Because we live in a world that relies on technology, parents feel they have to provide their children electronic devices for their education. Well, you can stop feeling this way. Ironically, parents who are wealthy are more likely to limit their children of these devices, opting instead for old-fashioned building blocks and outdoor activities.
This was recently confirmed by the New York Times article, Human Contact Is Now a Luxury Good.
Finally, people are starting to understand what I understood long ago: although there isn’t one best way of learning something, doing is always better than only seeing or hearing. When a child can be fully engaged in an activity, he or she will learn more than others who are merely in front of a flat screen.
The application programs on these electronic devices offer rudimentary busywork because the creators aren’t usually experienced educators but computer coders and marketers. In addition, the medium limits them to a small stationary and rectangular monitor. There might be many clicks from the mouse but few coming from the mind.
In contrast, in face-to-face open learning environments, everything is at play and at the teacher’s disposal. Unfortunately, this experience cannot be mass produced. Skilled teachers are a must. Low students-to-teacher ratios are a luxury rarely available in public schools and thus rarely available to the general population.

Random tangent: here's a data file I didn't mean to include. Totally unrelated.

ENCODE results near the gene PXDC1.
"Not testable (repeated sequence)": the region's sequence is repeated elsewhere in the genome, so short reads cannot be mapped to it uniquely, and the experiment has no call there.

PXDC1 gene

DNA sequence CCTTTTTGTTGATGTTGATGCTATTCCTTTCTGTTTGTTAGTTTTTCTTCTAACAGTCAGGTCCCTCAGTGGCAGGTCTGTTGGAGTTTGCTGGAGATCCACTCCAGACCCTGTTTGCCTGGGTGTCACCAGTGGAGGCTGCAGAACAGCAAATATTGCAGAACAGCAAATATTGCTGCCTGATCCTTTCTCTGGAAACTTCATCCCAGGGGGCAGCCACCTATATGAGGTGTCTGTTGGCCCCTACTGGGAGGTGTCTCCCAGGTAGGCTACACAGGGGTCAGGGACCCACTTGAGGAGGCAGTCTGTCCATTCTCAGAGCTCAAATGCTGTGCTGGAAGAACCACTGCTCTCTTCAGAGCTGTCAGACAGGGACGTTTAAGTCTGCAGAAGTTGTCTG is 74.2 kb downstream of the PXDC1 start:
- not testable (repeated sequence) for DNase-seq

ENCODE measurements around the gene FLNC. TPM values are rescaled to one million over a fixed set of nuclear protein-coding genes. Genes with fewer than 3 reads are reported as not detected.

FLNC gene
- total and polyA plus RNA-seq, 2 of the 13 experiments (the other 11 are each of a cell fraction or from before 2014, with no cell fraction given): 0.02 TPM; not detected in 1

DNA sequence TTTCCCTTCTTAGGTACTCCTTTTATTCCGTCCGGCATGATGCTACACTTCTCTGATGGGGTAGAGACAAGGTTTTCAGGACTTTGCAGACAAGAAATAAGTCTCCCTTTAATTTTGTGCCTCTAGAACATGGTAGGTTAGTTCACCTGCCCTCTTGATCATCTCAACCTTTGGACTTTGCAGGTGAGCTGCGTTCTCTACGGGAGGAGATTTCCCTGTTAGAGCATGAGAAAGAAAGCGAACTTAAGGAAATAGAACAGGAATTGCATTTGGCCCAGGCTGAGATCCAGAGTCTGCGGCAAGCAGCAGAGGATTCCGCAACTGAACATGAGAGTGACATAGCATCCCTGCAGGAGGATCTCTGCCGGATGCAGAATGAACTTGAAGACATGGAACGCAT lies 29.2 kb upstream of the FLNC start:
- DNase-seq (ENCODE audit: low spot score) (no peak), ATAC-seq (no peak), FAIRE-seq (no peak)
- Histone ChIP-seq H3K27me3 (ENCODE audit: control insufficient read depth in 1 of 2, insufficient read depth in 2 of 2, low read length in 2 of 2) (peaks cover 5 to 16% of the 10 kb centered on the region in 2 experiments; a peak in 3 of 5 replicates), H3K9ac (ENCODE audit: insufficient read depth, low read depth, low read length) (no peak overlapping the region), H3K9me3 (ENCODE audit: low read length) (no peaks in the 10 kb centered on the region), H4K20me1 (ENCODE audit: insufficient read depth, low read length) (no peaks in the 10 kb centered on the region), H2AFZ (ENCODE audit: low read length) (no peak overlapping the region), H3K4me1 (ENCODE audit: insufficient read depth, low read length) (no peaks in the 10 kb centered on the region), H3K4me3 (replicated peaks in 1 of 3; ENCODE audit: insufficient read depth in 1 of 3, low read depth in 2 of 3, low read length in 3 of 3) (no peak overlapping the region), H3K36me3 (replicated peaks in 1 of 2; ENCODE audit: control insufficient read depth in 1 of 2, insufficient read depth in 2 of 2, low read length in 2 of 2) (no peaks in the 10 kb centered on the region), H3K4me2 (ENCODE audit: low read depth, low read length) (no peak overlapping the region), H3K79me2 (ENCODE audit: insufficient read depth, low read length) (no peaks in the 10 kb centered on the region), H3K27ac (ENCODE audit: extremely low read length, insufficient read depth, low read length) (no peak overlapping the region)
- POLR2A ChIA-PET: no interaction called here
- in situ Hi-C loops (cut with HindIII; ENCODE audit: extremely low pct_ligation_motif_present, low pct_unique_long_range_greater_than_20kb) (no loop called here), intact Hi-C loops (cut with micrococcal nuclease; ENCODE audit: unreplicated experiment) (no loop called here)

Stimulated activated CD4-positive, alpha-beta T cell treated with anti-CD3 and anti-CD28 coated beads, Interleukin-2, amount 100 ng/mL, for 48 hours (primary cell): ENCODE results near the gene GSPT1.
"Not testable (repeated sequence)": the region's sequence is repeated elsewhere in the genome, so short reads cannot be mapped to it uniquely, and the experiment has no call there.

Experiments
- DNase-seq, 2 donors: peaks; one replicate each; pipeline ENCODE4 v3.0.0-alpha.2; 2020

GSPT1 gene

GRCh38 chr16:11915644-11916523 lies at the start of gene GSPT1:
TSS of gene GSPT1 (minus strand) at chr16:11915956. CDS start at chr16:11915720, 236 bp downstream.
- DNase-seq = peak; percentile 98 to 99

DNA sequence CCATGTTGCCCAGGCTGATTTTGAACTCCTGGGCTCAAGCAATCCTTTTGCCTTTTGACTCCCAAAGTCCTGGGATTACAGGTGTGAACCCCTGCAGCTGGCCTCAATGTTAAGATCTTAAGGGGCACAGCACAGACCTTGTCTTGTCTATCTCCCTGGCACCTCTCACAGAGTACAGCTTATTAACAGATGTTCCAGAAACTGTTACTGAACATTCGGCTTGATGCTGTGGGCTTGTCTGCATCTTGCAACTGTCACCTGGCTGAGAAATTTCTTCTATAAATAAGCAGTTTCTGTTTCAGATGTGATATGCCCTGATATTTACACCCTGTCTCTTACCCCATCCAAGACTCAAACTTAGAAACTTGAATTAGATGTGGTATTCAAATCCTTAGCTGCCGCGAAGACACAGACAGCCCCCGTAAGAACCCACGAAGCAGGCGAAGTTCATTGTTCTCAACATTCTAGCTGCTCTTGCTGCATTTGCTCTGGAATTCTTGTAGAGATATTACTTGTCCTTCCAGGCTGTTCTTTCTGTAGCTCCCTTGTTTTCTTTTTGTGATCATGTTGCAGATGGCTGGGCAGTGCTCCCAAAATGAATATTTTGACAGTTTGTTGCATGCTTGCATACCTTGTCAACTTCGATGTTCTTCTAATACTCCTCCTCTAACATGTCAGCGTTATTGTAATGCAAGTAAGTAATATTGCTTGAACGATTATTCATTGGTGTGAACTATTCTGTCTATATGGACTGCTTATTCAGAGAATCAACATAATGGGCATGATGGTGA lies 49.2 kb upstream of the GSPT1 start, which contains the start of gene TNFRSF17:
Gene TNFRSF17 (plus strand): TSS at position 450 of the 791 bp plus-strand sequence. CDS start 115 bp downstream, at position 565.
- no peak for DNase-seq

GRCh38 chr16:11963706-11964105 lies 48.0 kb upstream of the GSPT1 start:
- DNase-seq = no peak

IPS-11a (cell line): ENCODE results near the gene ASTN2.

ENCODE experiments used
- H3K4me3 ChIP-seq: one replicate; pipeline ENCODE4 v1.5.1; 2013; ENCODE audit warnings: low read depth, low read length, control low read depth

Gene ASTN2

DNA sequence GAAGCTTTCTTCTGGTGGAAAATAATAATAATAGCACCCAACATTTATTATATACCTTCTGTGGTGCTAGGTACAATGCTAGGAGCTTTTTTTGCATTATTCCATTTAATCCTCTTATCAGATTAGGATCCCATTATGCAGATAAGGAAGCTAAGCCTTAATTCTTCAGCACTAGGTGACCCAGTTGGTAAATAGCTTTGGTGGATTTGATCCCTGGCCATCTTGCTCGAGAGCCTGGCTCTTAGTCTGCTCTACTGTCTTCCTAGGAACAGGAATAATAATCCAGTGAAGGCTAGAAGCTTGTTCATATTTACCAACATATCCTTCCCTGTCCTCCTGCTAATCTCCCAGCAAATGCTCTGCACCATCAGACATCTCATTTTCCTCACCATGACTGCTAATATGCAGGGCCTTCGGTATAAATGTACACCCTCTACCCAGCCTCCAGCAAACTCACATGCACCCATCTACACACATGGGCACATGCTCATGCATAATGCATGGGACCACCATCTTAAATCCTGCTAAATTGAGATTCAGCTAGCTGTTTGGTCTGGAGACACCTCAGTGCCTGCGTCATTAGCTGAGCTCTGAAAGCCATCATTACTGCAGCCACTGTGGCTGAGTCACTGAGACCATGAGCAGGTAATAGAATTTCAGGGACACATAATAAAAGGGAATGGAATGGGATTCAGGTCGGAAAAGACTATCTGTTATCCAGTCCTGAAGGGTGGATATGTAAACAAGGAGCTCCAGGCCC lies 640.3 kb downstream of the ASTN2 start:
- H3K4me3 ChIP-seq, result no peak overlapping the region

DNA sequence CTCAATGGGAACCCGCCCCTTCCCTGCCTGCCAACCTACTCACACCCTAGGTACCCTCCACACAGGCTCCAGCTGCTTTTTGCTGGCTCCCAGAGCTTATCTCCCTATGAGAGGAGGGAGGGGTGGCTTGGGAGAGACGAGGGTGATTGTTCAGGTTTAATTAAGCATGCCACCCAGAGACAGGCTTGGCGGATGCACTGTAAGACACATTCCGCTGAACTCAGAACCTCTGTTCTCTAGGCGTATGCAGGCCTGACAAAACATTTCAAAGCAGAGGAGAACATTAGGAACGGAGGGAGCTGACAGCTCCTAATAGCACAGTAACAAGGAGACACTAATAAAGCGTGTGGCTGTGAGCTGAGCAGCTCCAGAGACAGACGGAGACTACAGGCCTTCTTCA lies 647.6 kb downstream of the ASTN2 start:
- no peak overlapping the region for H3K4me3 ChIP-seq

Therefore, I find most of our educational system unacceptable. More spending and resources must be allocated for our children instead of other community projects. For example, I know of one city that funds its tennis courts to try to attract tourist dollars, yet its teachers don’t even have the most basic classroom supplies such as pencils and paper. Talk about wrong priorities.
Of course I’m not advocating going back in time and eliminating electronic devices. They are great for mundane tasks and entertainment purposes. What I am saying is that technology should complement and assist in our kids’ education, not cheapen their education by teaching them only crude two-dimensional lessons in the hopes they will be ready for a complex and competitive three-dimensional world.